Indelible Link

For Alexander Aitken (1895-1967), a prodigious memory was both a blessing and a curse. He memorized the Aeneid, knew π to a thousand places, and could quote long passages from Milton. But he was plagued by vivid memories of World War I, which haunted him until the end of his life:

I slid the rifle-sight to ‘450’, aimed and fired. … The Turk plunged into the trench in a swirl of dust. … This, of course, was what I was there for, but it seemed no light matter, and kept me awake for some time. I would come to no conclusion except that individual guilt in an act of this kind is not absolved by collective duty nor lessened when pooled in collective responsibility.

Unable to escape these visions, he suffered a chronic depression and had a complete breakdown in 1967, the last year of his life. “Nothing fixes a thing so intensely in the memory,” wrote Montaigne, “as the wish to forget it.”


“I confess that, in 1901, I said to my brother Orville that men would not fly for 50 years. Two years later, we ourselves were making flights. This demonstration of my inability as a prophet gave me such a shock that I have ever since distrusted myself and have refrained from all prediction.” — Wilbur Wright

A Marine Doppelganger

On April 6, 1823, HMS Leven was surveying East Africa when she spied her consort, the Barracouta, about two miles to leeward. This was surprising, as the brig’s sailing orders should have placed her far from that location, but Leven‘s crew recognized her peculiar rig and the faces of her men. Strangely, she stood away when Captain Owen attempted to close with her, and near sunset she lowered a boat, apparently to pick up a man overboard.

The next morning the Leven anchored at Simon’s Bay, and a full week passed before the Barracouta joined her there. Her log showed she had been 300 miles away when the Leven thought she saw her.

So what had the Leven seen? No other vessel of the Barracouta‘s class had been seen about the Cape at that time. The sighting has never been explained.

“A Cats’ Home”

A Mr. Jonathan Jackson, of Columbus, Ohio, died some thirty years ago, leaving orders to his executors to erect a cats’ home, the plans and elevation of which he had drawn out with great care and thought. The building was to contain dormitories, a refectory, areas for conversation, grounds for exercise, and gently sloping roofs for climbing, with rat-holes for sport, an ‘auditorium’ within which the inmates were to be assembled daily to listen to an accordion, which was to be played for an hour each day by an attendant, that instrument being the nearest approach to their natural voices. An infirmary, to which were to be attached a surgeon and three or four professed nurses, was to adjoin the establishment.

— Virgil McClure Harris, Ancient, Curious and Famous Wills, 1911

The Rejected Gun

From Henry Dudeney:

Here is a little military puzzle that may not give you a moment’s difficulty. It is such a simple question that a child can understand it and no knowledge of artillery is required. Yet some of my readers may find themselves perplexed for quite five minutes.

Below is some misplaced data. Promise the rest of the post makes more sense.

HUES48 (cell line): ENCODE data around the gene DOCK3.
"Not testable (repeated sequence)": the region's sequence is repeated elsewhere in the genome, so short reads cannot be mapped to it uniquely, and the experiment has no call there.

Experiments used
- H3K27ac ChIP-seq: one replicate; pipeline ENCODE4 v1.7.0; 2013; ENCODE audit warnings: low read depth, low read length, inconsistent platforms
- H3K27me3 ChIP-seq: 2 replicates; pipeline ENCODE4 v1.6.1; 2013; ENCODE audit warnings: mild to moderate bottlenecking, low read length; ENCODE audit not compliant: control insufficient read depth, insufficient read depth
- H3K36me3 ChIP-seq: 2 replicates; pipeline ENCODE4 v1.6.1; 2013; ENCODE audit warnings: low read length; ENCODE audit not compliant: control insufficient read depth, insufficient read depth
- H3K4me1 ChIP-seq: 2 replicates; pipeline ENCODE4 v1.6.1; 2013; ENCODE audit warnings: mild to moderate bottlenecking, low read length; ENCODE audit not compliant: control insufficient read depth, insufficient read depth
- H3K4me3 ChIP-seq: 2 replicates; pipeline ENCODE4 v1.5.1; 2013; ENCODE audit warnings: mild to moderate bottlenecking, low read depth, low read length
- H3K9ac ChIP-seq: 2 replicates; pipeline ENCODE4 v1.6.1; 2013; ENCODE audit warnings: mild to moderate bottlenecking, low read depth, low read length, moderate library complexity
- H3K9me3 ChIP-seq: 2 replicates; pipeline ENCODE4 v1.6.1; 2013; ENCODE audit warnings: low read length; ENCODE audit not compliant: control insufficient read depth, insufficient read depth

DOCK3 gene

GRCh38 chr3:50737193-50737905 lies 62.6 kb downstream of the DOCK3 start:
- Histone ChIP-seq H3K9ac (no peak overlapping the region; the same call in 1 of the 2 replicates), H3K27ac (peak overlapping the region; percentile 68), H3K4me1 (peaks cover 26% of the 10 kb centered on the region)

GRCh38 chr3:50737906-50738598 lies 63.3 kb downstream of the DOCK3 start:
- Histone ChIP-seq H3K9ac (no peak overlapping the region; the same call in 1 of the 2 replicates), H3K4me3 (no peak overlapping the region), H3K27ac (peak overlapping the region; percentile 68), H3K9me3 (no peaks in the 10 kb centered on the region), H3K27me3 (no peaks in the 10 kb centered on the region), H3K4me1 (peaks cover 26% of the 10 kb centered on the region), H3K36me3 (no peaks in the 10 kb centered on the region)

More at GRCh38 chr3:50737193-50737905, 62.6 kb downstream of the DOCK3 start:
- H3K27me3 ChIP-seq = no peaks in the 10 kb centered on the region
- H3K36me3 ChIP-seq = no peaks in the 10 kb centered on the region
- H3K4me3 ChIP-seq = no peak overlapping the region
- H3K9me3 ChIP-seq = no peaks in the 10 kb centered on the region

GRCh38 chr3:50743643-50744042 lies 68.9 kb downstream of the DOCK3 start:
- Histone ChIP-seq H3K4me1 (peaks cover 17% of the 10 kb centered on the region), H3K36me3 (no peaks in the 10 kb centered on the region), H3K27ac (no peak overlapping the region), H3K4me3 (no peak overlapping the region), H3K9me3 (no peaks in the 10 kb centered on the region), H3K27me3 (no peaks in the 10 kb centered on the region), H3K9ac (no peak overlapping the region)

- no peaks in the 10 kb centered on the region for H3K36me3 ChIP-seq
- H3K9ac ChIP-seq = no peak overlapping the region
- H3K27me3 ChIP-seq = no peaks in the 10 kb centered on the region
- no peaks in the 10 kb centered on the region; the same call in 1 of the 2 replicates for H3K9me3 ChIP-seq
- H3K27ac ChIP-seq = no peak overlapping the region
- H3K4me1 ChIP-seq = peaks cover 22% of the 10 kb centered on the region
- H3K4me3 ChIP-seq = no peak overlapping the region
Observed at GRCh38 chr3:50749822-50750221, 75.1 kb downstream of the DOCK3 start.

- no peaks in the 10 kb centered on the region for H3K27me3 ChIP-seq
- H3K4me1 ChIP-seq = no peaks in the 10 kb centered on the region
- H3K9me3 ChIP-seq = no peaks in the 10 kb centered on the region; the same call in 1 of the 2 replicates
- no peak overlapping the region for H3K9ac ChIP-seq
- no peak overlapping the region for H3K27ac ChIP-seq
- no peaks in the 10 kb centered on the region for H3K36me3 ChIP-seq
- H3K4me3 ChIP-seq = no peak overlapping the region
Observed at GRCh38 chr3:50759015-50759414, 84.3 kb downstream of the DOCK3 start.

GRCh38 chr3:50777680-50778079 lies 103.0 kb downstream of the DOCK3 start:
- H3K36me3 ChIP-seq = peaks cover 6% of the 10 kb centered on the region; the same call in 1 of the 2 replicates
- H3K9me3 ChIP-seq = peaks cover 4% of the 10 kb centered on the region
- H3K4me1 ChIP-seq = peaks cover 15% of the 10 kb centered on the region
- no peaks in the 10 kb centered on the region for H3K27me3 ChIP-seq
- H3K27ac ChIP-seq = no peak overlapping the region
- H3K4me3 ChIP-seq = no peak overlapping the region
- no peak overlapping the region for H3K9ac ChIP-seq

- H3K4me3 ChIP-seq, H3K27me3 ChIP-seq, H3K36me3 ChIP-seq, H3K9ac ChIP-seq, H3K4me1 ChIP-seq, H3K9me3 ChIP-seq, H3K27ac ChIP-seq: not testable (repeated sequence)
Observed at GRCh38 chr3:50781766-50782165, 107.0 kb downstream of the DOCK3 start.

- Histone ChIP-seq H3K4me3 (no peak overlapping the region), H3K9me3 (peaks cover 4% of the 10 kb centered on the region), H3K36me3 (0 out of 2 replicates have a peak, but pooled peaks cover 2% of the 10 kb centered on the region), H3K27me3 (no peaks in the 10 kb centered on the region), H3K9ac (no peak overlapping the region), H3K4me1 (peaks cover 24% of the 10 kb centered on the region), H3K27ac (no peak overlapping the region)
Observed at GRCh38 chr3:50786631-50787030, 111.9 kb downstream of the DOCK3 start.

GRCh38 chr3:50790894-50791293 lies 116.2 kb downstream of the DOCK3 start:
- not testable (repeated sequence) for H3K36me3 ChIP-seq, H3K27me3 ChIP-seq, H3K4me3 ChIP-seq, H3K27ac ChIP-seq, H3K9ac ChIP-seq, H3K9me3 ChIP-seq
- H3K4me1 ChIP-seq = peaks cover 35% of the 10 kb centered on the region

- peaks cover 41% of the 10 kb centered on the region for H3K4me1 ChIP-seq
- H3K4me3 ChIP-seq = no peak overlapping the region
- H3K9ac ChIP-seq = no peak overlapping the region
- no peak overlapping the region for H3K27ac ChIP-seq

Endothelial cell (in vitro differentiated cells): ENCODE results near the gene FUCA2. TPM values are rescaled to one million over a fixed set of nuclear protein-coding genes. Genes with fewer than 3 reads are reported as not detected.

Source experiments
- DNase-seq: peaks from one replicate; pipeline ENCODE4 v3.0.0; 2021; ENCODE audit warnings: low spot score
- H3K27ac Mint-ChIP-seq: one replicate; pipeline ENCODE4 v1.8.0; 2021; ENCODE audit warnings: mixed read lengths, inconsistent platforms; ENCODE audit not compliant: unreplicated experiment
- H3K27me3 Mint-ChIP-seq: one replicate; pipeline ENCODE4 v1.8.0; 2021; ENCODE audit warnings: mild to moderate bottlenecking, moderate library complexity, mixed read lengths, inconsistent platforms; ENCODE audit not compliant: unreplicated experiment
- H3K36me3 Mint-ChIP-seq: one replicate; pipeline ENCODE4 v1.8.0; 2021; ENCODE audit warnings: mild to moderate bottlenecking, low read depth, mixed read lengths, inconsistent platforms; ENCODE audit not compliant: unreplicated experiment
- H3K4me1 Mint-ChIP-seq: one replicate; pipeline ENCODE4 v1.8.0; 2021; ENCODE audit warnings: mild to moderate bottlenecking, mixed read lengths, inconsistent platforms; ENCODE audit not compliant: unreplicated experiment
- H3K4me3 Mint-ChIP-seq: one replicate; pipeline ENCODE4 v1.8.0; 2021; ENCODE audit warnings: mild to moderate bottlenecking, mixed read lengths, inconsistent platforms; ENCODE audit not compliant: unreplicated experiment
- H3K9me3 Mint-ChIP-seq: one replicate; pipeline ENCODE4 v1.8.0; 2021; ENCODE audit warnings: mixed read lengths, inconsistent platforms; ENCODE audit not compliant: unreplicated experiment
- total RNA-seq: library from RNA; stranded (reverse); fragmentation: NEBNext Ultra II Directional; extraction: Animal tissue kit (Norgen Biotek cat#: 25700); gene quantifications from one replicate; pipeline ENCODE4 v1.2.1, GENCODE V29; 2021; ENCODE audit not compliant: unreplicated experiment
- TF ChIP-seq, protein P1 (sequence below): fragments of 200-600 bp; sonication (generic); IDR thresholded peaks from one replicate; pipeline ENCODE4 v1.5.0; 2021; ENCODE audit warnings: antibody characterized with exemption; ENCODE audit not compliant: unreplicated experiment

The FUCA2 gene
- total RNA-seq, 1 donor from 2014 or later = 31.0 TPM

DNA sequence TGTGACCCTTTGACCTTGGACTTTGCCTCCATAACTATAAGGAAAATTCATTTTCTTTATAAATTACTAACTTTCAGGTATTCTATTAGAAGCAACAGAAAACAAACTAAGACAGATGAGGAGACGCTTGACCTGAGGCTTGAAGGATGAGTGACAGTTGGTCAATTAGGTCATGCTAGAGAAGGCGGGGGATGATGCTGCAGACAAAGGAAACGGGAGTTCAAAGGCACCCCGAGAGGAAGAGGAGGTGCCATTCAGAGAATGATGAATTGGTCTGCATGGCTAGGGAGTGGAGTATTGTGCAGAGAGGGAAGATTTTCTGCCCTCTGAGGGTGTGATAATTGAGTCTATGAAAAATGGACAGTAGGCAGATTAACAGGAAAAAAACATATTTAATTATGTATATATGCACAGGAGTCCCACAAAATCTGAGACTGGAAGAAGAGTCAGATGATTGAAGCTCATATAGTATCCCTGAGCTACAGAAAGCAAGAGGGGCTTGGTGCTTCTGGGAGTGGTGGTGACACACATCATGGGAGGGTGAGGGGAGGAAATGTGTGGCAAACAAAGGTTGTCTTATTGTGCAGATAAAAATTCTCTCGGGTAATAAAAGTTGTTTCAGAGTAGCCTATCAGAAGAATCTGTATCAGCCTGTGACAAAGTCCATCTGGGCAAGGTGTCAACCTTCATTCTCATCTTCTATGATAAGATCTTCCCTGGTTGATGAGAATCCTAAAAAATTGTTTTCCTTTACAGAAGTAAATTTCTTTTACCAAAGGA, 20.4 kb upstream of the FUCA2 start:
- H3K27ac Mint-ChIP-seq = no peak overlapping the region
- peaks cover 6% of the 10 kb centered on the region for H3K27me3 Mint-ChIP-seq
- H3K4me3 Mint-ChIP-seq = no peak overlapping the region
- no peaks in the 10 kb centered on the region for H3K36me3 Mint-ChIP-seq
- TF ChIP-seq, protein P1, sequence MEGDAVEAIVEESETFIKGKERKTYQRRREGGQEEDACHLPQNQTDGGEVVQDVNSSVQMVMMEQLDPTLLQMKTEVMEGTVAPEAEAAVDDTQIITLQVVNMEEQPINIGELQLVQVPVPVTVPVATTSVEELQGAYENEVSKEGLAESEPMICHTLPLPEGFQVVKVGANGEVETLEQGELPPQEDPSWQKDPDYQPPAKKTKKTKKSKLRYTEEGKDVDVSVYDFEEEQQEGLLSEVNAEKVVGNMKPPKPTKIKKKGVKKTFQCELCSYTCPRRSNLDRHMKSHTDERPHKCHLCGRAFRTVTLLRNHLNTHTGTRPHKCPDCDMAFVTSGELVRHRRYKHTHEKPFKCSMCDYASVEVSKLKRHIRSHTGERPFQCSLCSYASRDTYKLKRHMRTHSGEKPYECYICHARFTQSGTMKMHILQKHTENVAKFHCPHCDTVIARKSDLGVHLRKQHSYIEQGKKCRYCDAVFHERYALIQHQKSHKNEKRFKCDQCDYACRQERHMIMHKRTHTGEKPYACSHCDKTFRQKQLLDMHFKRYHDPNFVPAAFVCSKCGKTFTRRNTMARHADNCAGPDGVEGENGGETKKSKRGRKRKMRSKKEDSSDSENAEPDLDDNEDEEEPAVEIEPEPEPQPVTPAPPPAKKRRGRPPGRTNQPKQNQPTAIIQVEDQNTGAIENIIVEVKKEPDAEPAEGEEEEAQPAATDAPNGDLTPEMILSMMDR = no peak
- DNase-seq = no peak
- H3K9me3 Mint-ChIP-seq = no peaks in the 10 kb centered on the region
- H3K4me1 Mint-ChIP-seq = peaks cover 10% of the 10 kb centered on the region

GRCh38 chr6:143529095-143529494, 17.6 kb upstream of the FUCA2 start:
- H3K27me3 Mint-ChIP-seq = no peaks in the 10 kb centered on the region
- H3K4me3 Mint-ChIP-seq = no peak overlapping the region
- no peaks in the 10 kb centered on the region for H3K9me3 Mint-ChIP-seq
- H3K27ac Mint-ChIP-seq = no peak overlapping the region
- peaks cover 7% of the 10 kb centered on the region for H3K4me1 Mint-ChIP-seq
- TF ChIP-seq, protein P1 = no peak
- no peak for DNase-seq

An inventor offered a new large gun to the committee appointed by our government for the consideration of such things. He declared that when once loaded it would fire 60 shots at the rate of a shot a minute. The War Office put it to the test and found that it fired 60 shots an hour, but declined it “as it did not fulfill the promised condition.”

“Absurd,” said the inventor, “for you have shown that it clearly does all that we undertook it should do.”

“Nothing of the sort,” said the experts. “It has failed.”

Can you explain this extraordinary mystery? Was the inventor, or were the experts, right?

Click for Answer

Skin Deep

“Everything has its beauty,” wrote Confucius, “but not everyone sees it.”

Born in 1834 to a Mexican Indian mother, Julia Pastrana spoke three languages, had excellent taste in music, and gave charitably to deserving institutions. But the world would not see beyond her hypertrichosis, which covered her face and body with straight black hair, and her showman husband paraded her around the world as “The Bearded and Hairy Lady.”

“I well recollect seeing and speaking to this poor Julia Pastrana when in life,” wrote Francis Buckland in Curiosities of Natural History. “She was about four feet six inches in height; her eyes were deep black, and somewhat prominent, and their lids had long, thick eyelashes: her features were simply hideous on account of the profusion of hair growing on her forehead, and her black beard; but her figure was exceedingly good and graceful, and her tiny foot and well-turned ankle, bien chaussé, perfection itself.”

She died bearing a child at 26, and her mummy continues to tour the world — ironically, an object of more enduring fascination than the beauties of its day.


“I played over the music of that scoundrel Brahms. What a giftless bastard! It annoys me that this self-inflated mediocrity is hailed as a genius. Why, in comparison with him, Raff is a giant, not to speak of Rubinstein, who is after all a live and important human being, while Brahms is chaotic and absolutely empty dried-up stuff.” — Tchaikovsky’s diary, Oct. 9, 1886